Church: How did the new covenant church begin?

Church: How did the new covenant church begin?

The fulfillment of Jesus’ promise that the Holy Spirit would come in power once He ascended back into Heaven is historically reported by Luke in Acts 2:1–7, 14-18, “When the day of Pentecost arrived, they were all together in one place. And suddenly there came from heaven a sound like a mighty rushing wind, and it filled the entire house where they were sitting. And divided tongues as of fire appeared to them and rested on each one of them. And they were all filled with the Holy Spirit and began to speak in other tongues as the Spirit gave them utterance. Now there were dwelling in Jerusalem Jews, devout men from every nation under heaven. And at this sound the multitude came together, and they were bewildered, because each one was hearing them speak in his own language…But Peter, standing with the eleven, lifted up his voice and addressed them…But this is what was uttered through the prophet Joel: ‘And in the last days it shall be, God declares, that I will pour out my Spirit on all flesh…I will pour out my Spirit, and they shall prophesy. And I will show wonders in the heavens above and signs on the earth below…’”

God and His family of divine beings who were present for Creation [FOOTNOTE: Job 38:3-7] were also present for the Church. This is because the Church is the place between the cultures on earth and God’s Kingdom of Heaven, connected by the Spirit who brings the seen and unseen realms together.

Dr. Michael Heiser has done a great deal of groundbreaking scholarly research on the unseen realm in the Bible. Regarding the Church on the day of Pentecost he says, “The first two points of the description that deserve attention are the ‘violent rushing wind’ and the ‘divided tongues like fire.’ Both are images in the Old Testament associated with God’s presence—the disciples are being commissioned by God in his council like the prophets of old.” He goes on to say, “The whirlwind is familiar from divine encounters of Elijah (2 Kgs 2:1, 11) and Job (Job 38:1; 40:6). Ezekiel’s divine commissioning likewise has the enthroned Yahweh coming with great wind (Ezek 1:4). The whirlwind motif is often accompanied by storm imagery, which can also include fire (Isa 30:30). Having ‘wind’ as an element in describing God’s presence makes sense given that the Hebrew word translated ‘wind’ can also be rendered ‘spirit/Spirit’ (ruach).” And, he concludes by explaining, “Ezekiel’s commissioning is particularly instructive since not only does Yahweh come to him with a wind, but with the wind there is ‘fire flashing’ (Ezek. 1:4). Burning fire is a familiar element of divine-council throne-room scenes (e.g., Isa 6:4, 6; Dan 7:9). It is especially prominent in the appearances at Sinai (Exod 3:2; 19:18; 20:18; Isa 4:5). Fire in the Old Testament was an identifier of the presence of God, a visible manifestation of Yahweh’s glory and essence. It was also a way of describing divine beings in God’s service (Judges 13:20; Psalm 104:4).” [ENDNOTE #1]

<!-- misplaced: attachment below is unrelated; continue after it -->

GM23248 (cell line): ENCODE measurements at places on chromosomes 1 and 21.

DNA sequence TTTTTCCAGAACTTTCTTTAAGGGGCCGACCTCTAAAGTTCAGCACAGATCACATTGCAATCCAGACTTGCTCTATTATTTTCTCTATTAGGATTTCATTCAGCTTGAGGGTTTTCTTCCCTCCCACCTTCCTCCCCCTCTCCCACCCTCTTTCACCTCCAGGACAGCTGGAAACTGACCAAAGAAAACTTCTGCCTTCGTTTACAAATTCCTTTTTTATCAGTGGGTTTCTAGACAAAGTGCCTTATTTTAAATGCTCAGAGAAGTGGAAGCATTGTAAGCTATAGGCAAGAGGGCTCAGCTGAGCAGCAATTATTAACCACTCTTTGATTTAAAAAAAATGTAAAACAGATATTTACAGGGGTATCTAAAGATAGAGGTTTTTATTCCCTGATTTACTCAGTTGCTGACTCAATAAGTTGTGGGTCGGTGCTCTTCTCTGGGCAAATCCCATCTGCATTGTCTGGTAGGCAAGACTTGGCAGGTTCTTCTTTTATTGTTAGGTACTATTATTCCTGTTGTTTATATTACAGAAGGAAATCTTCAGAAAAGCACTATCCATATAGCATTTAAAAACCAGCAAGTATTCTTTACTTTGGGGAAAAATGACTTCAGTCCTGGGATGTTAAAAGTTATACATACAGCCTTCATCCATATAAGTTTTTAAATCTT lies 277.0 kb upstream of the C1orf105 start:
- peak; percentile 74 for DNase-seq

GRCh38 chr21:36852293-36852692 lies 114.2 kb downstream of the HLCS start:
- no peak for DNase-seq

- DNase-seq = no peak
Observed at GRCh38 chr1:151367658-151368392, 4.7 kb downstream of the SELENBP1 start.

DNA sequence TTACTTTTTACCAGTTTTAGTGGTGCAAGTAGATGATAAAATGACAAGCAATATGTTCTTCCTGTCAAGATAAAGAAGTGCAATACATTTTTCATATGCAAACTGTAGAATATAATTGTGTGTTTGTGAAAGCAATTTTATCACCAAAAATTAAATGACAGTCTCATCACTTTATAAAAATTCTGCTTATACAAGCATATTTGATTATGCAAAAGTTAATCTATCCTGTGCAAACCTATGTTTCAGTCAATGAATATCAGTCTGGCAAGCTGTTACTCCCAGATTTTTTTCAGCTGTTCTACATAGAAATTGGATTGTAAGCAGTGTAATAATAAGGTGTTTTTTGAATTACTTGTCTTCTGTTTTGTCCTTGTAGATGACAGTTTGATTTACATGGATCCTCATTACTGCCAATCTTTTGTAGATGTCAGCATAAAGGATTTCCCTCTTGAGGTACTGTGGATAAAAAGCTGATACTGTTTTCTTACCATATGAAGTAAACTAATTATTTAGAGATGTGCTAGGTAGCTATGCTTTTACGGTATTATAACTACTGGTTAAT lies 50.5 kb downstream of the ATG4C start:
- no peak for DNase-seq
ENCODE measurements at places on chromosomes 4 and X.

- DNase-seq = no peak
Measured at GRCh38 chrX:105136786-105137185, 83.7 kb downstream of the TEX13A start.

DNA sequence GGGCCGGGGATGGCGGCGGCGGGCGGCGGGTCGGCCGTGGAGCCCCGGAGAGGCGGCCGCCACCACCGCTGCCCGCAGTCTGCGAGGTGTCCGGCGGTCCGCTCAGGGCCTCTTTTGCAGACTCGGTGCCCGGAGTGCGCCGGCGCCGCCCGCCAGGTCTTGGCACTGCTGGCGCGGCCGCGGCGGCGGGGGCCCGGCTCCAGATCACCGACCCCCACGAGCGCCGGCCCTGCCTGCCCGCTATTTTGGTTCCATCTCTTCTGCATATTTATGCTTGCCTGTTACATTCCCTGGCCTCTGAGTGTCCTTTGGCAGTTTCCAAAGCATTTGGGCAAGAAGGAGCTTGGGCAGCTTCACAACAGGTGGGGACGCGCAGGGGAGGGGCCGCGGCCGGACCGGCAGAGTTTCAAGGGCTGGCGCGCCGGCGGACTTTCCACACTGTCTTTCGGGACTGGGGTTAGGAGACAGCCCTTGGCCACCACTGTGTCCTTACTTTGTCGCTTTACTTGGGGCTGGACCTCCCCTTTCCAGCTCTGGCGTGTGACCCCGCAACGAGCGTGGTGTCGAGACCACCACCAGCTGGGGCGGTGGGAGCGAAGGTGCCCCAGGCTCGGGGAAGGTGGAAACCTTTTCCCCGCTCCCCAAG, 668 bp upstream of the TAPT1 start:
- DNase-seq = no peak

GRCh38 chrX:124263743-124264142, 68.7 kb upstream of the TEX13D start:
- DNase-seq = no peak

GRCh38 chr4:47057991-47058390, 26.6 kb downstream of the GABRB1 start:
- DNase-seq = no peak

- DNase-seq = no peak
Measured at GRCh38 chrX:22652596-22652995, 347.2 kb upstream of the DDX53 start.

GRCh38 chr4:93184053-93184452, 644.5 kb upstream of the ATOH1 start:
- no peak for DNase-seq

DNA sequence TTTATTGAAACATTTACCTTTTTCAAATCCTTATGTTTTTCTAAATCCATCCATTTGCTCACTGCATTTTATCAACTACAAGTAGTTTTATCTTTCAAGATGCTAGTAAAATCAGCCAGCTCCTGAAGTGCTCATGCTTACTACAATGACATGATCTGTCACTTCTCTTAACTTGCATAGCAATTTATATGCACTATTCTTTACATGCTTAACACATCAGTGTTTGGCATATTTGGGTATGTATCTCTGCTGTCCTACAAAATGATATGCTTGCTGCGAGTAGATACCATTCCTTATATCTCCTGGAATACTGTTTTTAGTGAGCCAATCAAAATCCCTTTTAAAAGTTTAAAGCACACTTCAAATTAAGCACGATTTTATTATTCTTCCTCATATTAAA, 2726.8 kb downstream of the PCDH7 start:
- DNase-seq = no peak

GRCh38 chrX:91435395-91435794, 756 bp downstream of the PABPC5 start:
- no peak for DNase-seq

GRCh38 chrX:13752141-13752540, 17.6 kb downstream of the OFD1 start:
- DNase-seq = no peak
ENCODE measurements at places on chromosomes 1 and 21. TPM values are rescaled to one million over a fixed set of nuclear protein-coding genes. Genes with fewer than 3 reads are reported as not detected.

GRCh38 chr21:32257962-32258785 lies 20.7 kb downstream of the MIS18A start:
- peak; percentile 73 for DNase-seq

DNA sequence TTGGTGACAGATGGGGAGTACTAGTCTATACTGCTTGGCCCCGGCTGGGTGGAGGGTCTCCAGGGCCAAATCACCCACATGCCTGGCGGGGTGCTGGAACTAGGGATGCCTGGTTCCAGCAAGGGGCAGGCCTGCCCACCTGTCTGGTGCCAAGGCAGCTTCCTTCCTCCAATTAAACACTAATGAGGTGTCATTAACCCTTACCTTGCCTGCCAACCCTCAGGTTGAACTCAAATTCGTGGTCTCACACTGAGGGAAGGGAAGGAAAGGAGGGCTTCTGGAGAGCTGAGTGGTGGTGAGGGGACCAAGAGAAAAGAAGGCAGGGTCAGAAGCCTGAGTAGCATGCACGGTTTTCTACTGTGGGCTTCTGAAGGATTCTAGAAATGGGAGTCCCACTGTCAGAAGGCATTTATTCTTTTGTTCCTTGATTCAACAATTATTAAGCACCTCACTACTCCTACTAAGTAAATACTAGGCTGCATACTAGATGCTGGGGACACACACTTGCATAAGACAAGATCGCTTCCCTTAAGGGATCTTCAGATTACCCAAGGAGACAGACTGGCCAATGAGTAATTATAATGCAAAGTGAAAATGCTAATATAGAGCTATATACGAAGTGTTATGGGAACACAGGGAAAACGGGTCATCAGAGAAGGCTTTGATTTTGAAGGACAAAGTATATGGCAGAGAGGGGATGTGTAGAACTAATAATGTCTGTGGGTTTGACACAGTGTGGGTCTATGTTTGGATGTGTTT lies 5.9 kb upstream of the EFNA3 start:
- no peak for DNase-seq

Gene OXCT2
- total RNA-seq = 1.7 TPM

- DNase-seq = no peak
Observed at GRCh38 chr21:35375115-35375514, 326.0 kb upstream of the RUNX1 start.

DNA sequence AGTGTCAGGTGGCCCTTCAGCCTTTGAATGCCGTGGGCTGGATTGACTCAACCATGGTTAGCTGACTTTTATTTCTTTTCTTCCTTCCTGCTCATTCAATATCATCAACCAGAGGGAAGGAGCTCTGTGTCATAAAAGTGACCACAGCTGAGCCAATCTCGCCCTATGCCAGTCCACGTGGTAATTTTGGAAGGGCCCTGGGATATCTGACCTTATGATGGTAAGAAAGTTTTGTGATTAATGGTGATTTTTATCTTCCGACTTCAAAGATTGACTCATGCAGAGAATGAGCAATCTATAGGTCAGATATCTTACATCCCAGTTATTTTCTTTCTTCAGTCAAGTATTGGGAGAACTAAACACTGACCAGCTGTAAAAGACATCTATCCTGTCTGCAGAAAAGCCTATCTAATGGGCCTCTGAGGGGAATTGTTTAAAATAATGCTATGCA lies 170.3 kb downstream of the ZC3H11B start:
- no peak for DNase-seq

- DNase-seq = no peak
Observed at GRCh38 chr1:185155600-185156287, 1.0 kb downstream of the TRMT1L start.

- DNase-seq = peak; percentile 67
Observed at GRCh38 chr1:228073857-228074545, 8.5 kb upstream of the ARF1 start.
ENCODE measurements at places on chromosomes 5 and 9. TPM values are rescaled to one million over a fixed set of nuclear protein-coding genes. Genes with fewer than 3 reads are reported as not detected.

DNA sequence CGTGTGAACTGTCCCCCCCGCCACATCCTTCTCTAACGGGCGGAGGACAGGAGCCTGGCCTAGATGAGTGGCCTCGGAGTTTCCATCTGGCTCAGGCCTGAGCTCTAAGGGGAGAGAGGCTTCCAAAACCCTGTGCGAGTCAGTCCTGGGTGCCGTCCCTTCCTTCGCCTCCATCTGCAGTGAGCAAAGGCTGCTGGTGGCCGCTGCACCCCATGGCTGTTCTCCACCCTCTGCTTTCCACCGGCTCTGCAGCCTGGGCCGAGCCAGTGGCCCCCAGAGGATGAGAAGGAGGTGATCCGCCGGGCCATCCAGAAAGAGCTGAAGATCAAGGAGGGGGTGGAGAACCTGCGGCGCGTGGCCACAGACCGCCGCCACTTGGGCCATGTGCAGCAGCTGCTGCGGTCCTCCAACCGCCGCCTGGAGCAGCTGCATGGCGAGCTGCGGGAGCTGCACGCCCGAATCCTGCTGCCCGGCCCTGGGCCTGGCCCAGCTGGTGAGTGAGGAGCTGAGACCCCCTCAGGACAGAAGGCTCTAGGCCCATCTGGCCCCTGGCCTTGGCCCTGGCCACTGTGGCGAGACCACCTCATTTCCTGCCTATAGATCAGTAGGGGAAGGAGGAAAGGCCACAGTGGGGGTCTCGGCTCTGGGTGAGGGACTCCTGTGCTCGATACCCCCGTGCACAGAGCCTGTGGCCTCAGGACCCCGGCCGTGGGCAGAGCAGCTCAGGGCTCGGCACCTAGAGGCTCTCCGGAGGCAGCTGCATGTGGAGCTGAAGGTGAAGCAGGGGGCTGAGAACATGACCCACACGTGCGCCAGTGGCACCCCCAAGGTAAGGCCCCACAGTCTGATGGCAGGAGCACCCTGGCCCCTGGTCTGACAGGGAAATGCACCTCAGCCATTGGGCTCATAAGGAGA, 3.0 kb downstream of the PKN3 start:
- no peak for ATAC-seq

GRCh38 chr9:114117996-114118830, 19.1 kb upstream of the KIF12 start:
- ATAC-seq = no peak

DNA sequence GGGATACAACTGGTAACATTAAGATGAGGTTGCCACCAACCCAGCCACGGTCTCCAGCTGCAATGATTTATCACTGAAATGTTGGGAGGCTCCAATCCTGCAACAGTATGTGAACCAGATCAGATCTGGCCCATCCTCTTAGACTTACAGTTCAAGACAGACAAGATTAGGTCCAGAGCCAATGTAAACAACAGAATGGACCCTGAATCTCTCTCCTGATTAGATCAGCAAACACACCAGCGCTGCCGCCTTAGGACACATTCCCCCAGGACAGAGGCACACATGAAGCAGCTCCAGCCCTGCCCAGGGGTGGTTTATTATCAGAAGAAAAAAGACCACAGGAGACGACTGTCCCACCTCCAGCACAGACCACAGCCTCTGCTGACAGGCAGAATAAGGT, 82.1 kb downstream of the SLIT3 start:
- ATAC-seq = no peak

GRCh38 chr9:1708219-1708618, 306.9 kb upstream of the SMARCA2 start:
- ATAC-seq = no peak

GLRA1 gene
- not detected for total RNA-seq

The new covenant church of Jesus Christ began with the pouring out of the Spirit of God on the day of Pentecost. What happened that day “came from heaven” as the unseen realm flooded and invaded the seen realm and included “a sound like a mighty rushing wind” (Spirit of God) as “tongues as of fire appeared to them and rested on each one of them. And they were all filled with the Holy Spirit.”

God intended that His two families—human and divine—live and work together as one united family with the unseen and seen realms united. Sin caused humanity to rebel against God and side with Satan and demons, separating us from God and angels. Everything changed with Jesus defeating the demonic realm on the cross, reclaiming us as His people, and reconnecting human beings and divine beings as God’s one family. At Pentecost the two realms and two families were reunited once again, as the divine council was present at Pentecost with the first Christians.

The wind and fire in Acts 2 signified to readers informed by divine council scenes that the gathered followers of Jesus were being commissioned by divine encounter. They were being chosen to preach the good news of Jesus’ work. The fire connects them to the throne room. The tongues are emblematic of their speaking ministry. [FOOTNOTE: Ibid.]

The Church in one realm is created by the Kingdom in the other realm. The Church serves as the outpost for the Kingdom, exists to witness to the Kingdom, and is the beginning of the unveiling of God’s Kingdom across all creation. Starting at Pentecost, God intended that both His families would work together through the Church until they were forever together as one united forever family upon Jesus’ Second Coming.

The union of God’s divine and human families in the unseen realm of the invisible Church and the seen realm of the visible Church includes divine leaders in addition to human leaders in local churches. We see this fact in Revelation 2-3 where each of the seven local churches is said to have an “angel” and is told, “he who has an ear, let him hear what the Spirit says to the churches.” There is a lot more going on in a local church than we see with our eye, and a lot more supernatural activity than we are aware of in the unseen realm. Just because we don’t see what is happening does not mean that God is not acting. All of this is overseen by Jesus who is the Head over the Church ruling over the seen realm from the unseen realm.

  1. Michael S. Heiser, The Unseen Realm: Recovering the Supernatural Worldview of the Bible (Bellingham, WA: Lexham Press, 2015), 297.